The five-story, 60’s era West Hills Medical Office Building in Los Angeles was due for an exterior facelift. A complete exterior renovation by Michael W. Folonis Architects revealed that water infiltration had caused structural damage to the existing horizontal plaster awnings; removing them was a costly process that consumed much of the project budget.
This left a relatively tight budget for the design, development, and installation of what would be the new exterior facade. Working with the architects, Structurflex helped create a tensile mesh facade supported by a lightweight aluminum structure and steel standoffs. The resulting “floating skin” provides patient privacy and reduces solar gain from the blistering California sun, as well as reducing interior glare. The panels are composed in a specific way to reflect the architects’ vision of suggesting gestural strokes of paint.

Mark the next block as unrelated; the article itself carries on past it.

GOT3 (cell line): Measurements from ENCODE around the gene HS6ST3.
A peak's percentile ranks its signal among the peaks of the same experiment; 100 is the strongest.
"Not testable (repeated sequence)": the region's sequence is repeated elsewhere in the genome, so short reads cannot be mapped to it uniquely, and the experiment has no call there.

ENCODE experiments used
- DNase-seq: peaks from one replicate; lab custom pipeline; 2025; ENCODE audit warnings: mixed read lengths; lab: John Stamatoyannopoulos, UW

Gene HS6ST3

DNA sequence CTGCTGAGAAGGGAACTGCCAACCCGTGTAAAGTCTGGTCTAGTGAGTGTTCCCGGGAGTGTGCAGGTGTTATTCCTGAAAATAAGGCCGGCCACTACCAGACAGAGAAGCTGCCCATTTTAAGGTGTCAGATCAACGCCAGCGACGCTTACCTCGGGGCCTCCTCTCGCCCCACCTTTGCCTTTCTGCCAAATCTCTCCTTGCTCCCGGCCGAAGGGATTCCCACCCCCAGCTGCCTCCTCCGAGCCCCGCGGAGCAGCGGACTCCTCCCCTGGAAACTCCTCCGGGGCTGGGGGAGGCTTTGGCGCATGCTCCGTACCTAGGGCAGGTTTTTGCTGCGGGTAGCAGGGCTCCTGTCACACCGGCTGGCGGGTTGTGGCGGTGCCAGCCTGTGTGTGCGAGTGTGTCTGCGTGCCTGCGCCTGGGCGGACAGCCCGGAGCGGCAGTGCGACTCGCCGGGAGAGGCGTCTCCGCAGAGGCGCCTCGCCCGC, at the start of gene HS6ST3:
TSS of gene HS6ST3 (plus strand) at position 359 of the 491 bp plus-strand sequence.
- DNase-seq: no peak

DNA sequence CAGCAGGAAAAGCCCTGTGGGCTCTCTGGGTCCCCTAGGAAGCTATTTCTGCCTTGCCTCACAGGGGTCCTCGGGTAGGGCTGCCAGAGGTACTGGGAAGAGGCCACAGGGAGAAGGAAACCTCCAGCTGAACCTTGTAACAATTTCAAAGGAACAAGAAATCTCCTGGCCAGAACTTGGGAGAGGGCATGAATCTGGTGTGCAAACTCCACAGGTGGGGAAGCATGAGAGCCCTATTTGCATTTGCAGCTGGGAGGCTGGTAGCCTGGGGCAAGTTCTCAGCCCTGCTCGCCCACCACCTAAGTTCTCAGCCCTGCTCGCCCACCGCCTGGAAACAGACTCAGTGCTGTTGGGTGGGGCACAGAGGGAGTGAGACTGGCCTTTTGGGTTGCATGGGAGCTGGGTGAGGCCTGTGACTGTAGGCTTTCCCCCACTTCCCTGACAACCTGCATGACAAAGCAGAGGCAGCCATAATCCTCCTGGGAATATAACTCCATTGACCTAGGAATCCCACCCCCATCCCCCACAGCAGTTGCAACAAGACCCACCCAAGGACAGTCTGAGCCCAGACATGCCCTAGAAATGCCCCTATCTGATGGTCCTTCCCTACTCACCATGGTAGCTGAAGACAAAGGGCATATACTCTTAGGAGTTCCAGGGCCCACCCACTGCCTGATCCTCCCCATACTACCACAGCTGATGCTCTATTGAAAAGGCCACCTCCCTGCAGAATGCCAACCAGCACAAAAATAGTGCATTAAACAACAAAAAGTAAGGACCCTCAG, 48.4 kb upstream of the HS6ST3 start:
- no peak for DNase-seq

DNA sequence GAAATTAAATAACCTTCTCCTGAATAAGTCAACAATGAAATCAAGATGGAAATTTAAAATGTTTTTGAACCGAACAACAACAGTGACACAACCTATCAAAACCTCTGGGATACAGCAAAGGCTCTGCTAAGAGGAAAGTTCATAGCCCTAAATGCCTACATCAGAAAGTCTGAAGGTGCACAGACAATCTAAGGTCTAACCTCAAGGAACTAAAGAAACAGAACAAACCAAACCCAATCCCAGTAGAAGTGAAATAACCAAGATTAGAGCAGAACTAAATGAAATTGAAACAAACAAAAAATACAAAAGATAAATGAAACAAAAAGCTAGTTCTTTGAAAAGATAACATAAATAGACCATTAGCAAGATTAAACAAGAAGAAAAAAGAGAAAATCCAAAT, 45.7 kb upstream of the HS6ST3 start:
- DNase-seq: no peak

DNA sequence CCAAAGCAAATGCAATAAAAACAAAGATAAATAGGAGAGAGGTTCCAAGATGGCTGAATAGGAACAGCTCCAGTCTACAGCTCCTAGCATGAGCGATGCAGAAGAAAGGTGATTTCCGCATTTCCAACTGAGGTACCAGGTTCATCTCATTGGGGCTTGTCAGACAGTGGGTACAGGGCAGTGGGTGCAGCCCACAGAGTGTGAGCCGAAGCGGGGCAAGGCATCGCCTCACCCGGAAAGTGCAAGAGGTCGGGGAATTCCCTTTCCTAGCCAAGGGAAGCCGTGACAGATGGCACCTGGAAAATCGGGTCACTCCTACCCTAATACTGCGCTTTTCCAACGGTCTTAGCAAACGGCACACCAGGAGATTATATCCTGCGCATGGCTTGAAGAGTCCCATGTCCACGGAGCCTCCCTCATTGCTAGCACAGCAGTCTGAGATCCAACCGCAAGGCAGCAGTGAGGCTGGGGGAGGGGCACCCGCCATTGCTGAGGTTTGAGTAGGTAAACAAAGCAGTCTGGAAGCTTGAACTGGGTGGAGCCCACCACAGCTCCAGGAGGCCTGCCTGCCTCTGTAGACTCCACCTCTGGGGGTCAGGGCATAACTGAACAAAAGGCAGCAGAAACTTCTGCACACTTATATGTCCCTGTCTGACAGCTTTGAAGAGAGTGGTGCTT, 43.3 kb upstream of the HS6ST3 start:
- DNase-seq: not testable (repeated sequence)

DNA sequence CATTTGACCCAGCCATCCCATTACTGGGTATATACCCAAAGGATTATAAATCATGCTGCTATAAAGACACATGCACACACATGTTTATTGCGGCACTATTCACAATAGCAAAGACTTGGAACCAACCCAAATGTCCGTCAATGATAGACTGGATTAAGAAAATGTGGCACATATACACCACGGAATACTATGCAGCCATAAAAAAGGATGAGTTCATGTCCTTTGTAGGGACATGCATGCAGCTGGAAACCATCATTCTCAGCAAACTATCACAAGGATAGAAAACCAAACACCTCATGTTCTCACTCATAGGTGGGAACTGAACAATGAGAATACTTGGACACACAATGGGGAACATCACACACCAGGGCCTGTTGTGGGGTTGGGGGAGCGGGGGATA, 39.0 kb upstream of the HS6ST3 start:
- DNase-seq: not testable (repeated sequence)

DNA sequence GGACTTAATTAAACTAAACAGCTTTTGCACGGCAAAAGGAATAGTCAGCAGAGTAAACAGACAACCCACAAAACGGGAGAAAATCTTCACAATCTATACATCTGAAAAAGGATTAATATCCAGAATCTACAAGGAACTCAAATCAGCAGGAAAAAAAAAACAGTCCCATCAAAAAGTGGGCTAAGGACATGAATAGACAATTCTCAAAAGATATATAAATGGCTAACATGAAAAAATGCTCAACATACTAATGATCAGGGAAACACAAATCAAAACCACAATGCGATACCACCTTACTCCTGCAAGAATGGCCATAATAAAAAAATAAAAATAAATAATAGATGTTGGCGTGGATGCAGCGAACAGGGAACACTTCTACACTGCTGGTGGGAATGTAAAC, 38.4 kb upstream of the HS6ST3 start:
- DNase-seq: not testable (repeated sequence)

Using tensile mesh instead of traditional metal mesh or perforated metal saved the client nearly 50% of the materials cost. Because tensile mesh is also significantly lighter than metal facades, a lighter structural system could be used. Less energy is required to produce tensile mesh fabric than metal facades, and the entire tensile mesh system is composed of 100% recyclable materials, making it particularly attractive for buildings in locations – like Los Angeles – with strict environmental regulations.